The decision here doesn’t have to be all-or-nothing. Ogden, for instance, attended a normal high school, but she made a special arrangement to receive credit for her dance training. She left school early before the last class period, arriving at her studio in time for an extra technique class. “I did a few ballet projects to receive those credits for art or P.E.,” she says.

Larson also attended a full-time high school and enjoyed having a life outside of ballet. She and Ogden agree that having non-dance friends is one of the benefits, though it’s hard to find time to socialize when you’re headed to rehearsal. “When your friends want to go to a football game or the movies and you have ballet—that was difficult,” says Larson. “I really tried to stay focused, because I knew I didn’t want to do anything else.”

3. I don’t compete.
Ballet competitions can be a controversial topic, but when approached the right way, they can be beneficial. Beyond the exposure and potential for resumé-boosting medals and scholarships, they allow students to learn how to perform under pressure, build confidence onstage and receive individualized feedback.


If you don’t have the means to participate in high-profile competitions, and you have a strong desire to do so, Wheater recommends setting up a student showcase at your home studio, where each student will perform variations for a panel of teachers who write personalized feedback. “Even if you don’t have the resources to compete, you can still have an evaluation system where you’re able to be really objective throughout the year on what you need to work on,” he says. Shelly Power, academy director at Houston Ballet Academy, also recommends attending nearby competitions as an audience member to learn more about the talent in your area and how you fit in. To gain experience outside of your comfort zone, make a regular practice of going to master classes in neighboring towns.

4. I don’t have a private coach.

Personalized feedback is vital to any aspiring dancer, but this doesn’t necessarily require hiring a private coach, which is often expensive. For Larson, her classes were small already, and she was even able to schedule individual sessions right at her home studio. At large schools, on the other hand, formally scheduled private lessons may be hugely beneficial.

If you’re looking for more individualized feedback but don’t have the funds for weekly private lessons with a star teacher, Morgan recommends contacting the company manager of your local professional ballet company. One of the company dancers may be willing to coach you and teach you repertoire for a reduced rate, especially during the off-season.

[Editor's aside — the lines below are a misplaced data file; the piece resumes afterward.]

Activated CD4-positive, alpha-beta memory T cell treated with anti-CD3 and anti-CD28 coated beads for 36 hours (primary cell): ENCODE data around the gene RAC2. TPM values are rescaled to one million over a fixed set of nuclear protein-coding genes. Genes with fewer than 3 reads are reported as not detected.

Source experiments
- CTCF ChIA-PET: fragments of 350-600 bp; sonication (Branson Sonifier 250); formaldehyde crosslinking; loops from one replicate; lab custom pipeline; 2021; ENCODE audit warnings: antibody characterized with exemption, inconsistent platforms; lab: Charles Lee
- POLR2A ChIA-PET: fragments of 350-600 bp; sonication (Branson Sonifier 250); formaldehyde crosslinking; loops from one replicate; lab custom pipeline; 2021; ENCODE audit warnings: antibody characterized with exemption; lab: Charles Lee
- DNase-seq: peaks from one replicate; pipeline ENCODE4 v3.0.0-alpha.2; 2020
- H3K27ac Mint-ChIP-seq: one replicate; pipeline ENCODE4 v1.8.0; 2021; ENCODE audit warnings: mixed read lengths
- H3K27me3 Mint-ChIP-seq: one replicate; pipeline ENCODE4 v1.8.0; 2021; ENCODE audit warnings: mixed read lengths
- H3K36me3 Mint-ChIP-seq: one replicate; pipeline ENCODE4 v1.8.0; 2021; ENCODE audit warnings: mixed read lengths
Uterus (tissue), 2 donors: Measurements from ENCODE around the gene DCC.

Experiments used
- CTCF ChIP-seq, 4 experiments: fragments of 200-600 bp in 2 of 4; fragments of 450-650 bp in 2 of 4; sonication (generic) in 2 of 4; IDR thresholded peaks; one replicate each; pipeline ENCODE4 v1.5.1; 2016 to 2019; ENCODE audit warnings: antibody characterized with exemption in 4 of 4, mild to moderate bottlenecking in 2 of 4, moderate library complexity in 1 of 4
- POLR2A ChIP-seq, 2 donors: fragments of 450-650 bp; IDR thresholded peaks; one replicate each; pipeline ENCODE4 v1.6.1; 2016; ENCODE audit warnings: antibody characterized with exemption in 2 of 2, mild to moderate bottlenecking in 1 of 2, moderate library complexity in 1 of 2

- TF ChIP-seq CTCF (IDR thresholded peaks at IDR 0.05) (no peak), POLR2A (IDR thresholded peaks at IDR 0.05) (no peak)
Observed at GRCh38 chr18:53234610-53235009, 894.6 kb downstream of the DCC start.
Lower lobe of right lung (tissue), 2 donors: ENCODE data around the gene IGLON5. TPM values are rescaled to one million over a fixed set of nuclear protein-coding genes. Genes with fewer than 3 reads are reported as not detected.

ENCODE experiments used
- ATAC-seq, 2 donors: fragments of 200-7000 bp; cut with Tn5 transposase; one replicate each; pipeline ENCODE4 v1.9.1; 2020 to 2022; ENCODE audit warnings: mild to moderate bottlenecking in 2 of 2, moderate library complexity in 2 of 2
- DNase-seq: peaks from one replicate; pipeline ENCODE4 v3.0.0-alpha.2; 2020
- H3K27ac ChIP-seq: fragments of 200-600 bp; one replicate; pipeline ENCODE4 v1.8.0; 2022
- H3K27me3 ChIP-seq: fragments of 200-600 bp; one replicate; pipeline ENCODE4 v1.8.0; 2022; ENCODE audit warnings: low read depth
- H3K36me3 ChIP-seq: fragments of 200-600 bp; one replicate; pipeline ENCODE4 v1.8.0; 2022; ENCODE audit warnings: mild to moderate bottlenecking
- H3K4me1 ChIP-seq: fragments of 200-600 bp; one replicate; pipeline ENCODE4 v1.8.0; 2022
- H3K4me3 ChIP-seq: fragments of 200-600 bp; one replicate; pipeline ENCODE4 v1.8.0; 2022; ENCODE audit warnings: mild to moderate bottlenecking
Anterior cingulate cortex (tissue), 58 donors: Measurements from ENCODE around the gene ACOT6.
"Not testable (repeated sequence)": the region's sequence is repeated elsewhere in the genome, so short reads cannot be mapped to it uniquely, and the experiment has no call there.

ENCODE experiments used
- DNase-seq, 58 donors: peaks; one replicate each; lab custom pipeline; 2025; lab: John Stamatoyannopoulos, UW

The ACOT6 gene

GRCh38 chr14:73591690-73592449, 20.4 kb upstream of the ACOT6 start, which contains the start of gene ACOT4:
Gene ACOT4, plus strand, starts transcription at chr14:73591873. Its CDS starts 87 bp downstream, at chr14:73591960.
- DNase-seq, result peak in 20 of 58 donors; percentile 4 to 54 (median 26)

Gaining Exposure
At auditions, the big advantage your competitors have is exposure—so as you train, and especially during your last year, it’s up to you to be seen by everyone you can. Summer intensives are one of the best ways to meet teachers, choreographers and directors. Many offer scholarships and need-based financial aid. For Larson, her first professional opportunity came through a summer intensive with Milwaukee Ballet; at the program’s end, she was invited to join Milwaukee Ballet II. “That was what got my foot in the door,” she says.


Morgan notes that less exposed dancers should focus on building relationships. “It’s good to see someone multiple times,” she says of those who attend summer intensives and company auditions more than once. Directors may feel more comfortable offering a contract to someone if they gain an idea of the dancer’s consistency and personality.

Now’s the time to make your connections work for you—and you might be better connected than you realize. “There’s the saying, ‘six degrees of separation.’ Well, in the ballet world it’s probably two,” says Morgan. “Your teacher probably knows somebody who knows somebody.” For instance, during Ogden’s senior year, her teacher, a former professional dancer, recommended her to NBoC, and she was invited to audition. At 17, fresh out of her home studio, her career began. “I was less exposed, for sure,” says Ogden. “But I had a lot of support.”